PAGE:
U.S. Department of Education Releases New Data on Racial Differences in Financial Aid

A new report from the U.S. Department of Education documents differences in the percentages of Black and White college students who receive financial aid from different sources and the average amount of aid for students from each group. For comparison, the report also provides historical data.

Here are some of the key finding regarding African American college students:

* During the 2015-16 academic year, 43.4 percent of African American college students received some type of non-federal financial aid. For White college students, 46 percent received non-federal aid. The average amount of non-federal aid for Blacks was $6,300 compared to $7,400 for Whites.

*Blacks were slightly more likely than Whites to receive financial aid from their states and the average dollar amount of aid was identical.

* Some 2.6 percent of White students received merit-based aids from states, compared to 1.5 percent of Blacks. And White’s average amount of merit-based aid was slightly higher than the average merit-based award to Blacks.

*Nearly 27 percent of Whites but only 22.5 percent of Blacks received financial aid awards from the educational institution that they attended. The average award to Whites was $1,200 higher than it was for Blacks.

* Whites were slightly more likely than Blacks to receive need-based awards from the institutions they attended. But Whites were significantly more likely than Blacks to receive merit-based financial aid from their colleges or universities. Some 14.2 percent of Whites received merit-based financial aid from their colleges or universities compared to 8 percent of Blacks.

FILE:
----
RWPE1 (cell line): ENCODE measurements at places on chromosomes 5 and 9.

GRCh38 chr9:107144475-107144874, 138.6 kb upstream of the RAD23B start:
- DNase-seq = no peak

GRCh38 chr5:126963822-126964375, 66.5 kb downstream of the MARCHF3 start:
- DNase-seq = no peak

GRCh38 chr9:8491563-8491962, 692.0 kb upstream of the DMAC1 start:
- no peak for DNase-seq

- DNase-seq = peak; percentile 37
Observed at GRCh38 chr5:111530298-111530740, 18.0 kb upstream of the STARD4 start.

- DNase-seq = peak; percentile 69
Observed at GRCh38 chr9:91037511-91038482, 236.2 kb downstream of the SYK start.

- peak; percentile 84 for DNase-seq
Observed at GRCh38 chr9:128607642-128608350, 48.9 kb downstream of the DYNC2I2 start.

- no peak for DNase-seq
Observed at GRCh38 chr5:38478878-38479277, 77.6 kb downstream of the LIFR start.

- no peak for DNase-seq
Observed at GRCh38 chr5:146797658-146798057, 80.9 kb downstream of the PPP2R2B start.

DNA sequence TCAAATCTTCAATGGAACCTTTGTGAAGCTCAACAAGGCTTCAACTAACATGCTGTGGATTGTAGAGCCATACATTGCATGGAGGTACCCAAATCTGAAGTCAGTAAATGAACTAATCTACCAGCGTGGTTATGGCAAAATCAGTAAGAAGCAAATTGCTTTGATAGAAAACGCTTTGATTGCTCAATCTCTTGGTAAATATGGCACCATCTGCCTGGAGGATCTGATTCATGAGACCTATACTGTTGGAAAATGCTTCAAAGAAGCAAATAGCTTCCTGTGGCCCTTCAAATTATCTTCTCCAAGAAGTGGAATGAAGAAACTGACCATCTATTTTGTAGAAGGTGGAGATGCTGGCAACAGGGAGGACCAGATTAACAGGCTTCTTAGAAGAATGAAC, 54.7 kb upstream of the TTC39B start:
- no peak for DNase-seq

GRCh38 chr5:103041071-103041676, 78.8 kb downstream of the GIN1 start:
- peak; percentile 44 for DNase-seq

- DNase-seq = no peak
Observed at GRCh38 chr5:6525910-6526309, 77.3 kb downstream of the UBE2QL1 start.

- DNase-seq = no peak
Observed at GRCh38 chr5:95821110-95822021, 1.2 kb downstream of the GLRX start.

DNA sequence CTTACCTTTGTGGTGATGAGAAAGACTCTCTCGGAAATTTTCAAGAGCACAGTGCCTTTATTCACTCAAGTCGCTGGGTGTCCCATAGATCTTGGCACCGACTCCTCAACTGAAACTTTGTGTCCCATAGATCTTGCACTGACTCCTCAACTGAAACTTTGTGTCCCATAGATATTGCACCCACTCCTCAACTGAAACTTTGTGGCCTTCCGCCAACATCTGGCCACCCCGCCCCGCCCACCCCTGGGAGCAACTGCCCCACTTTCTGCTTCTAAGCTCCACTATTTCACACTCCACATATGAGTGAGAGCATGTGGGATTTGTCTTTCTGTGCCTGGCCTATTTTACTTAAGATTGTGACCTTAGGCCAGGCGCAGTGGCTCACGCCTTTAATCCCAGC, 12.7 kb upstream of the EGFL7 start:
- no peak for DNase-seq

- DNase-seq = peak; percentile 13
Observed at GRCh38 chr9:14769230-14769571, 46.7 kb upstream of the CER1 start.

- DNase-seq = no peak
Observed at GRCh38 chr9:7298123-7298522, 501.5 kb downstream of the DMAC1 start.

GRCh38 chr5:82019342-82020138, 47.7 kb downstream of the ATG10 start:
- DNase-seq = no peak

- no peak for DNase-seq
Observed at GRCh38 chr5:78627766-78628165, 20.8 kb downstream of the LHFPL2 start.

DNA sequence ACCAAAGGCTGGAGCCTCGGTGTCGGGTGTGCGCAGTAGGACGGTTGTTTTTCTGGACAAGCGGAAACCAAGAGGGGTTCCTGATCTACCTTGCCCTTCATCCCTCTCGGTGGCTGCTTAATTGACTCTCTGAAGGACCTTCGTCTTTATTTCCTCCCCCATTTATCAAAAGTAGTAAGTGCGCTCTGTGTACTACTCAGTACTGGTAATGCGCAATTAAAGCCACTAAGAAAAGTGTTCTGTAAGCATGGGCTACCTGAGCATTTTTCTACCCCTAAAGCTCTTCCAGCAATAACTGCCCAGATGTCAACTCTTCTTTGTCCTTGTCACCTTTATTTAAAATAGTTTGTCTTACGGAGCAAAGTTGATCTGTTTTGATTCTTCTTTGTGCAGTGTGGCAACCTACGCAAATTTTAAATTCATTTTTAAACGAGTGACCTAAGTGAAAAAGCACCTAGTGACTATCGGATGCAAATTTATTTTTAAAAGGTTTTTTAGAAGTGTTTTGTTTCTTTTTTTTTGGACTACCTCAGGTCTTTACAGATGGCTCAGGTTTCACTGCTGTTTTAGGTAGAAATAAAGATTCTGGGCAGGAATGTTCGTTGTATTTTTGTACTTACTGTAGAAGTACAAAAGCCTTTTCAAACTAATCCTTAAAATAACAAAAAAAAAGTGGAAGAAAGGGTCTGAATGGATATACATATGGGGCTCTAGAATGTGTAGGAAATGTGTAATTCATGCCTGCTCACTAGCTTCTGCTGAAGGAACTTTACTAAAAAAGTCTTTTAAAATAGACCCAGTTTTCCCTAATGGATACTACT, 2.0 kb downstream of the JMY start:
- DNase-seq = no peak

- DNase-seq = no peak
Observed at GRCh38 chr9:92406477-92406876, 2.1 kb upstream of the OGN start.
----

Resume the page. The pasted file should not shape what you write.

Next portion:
The full report, Trends in Undergraduate Nonfederal Grant and Scholarship Aid by Demographic and Enrollment Characteristics: Selected Years, 2003–04 to 2015–16, may be downloaded by clicking here.

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  1. while this article discusses those that have received financial aid does it take into account the percentage of white students who apply for aid compared to the percentage of black students who apply for aid? This could have a direct impact on percentage of stuents who receive the aid. a simple example is, if 60% of all white students apply for financial aid based on merit and 40% of all black students apply for financial aid based on merit then naturally, the percentage of white students who receive aid compared to the percentage of black students who receive aid would be different. we need to look at the whole story. Its like looking at the results of a scientific study without looking at the controlling factors. We need the whole story.

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